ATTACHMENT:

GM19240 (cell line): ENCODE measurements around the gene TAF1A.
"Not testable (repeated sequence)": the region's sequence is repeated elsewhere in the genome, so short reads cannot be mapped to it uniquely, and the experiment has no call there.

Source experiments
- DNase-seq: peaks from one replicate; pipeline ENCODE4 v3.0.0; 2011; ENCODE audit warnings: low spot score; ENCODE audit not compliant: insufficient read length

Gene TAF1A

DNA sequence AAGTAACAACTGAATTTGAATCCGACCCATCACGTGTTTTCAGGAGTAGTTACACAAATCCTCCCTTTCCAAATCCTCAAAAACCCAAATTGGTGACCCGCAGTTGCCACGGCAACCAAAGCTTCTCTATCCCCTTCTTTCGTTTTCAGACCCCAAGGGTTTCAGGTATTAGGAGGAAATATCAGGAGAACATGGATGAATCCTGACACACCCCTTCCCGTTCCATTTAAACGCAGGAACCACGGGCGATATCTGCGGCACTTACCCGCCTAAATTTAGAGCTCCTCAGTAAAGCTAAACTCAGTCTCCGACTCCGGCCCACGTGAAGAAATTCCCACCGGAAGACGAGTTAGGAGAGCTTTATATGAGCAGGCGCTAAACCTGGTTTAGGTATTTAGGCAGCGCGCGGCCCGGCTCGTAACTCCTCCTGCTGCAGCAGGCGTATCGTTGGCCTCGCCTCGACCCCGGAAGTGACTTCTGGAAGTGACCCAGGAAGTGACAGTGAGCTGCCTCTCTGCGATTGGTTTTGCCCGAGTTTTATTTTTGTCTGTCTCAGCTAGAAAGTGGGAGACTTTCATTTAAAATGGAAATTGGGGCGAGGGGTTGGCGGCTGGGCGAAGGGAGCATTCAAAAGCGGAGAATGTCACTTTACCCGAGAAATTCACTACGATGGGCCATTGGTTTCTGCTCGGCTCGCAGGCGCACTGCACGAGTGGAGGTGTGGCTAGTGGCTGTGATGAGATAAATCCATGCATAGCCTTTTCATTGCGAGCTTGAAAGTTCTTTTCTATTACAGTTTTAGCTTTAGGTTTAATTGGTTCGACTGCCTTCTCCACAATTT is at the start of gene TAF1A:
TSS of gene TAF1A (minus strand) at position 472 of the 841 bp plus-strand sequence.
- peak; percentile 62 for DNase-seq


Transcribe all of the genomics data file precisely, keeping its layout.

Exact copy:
GM19240 (cell line): ENCODE measurements around the gene TAF1A.
"Not testable (repeated sequence)": the region's sequence is repeated elsewhere in the genome, so short reads cannot be mapped to it uniquely, and the experiment has no call there.

Source experiments
- DNase-seq: peaks from one replicate; pipeline ENCODE4 v3.0.0; 2011; ENCODE audit warnings: low spot score; ENCODE audit not compliant: insufficient read length

Gene TAF1A

DNA sequence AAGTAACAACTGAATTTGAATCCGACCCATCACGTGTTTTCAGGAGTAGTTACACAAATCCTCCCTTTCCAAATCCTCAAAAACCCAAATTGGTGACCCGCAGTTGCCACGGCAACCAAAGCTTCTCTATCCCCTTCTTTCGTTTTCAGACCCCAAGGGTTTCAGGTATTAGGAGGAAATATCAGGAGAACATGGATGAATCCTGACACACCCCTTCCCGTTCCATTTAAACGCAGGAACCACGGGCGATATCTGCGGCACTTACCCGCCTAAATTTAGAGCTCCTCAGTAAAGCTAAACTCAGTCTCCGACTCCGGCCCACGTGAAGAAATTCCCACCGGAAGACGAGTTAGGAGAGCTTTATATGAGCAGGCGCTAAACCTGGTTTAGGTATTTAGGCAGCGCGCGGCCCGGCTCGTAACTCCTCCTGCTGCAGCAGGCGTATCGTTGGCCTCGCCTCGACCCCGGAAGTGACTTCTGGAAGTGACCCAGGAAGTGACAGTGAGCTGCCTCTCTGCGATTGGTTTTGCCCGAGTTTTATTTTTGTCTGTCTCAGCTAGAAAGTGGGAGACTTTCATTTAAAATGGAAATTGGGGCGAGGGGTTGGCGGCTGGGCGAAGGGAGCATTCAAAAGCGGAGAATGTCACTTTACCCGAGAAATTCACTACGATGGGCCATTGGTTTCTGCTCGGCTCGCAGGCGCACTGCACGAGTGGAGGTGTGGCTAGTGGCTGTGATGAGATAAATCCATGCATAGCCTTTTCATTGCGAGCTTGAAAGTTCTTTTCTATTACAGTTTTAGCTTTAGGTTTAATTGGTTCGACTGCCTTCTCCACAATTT is at the start of gene TAF1A:
TSS of gene TAF1A (minus strand) at position 472 of the 841 bp plus-strand sequence.
- peak; percentile 62 for DNase-seq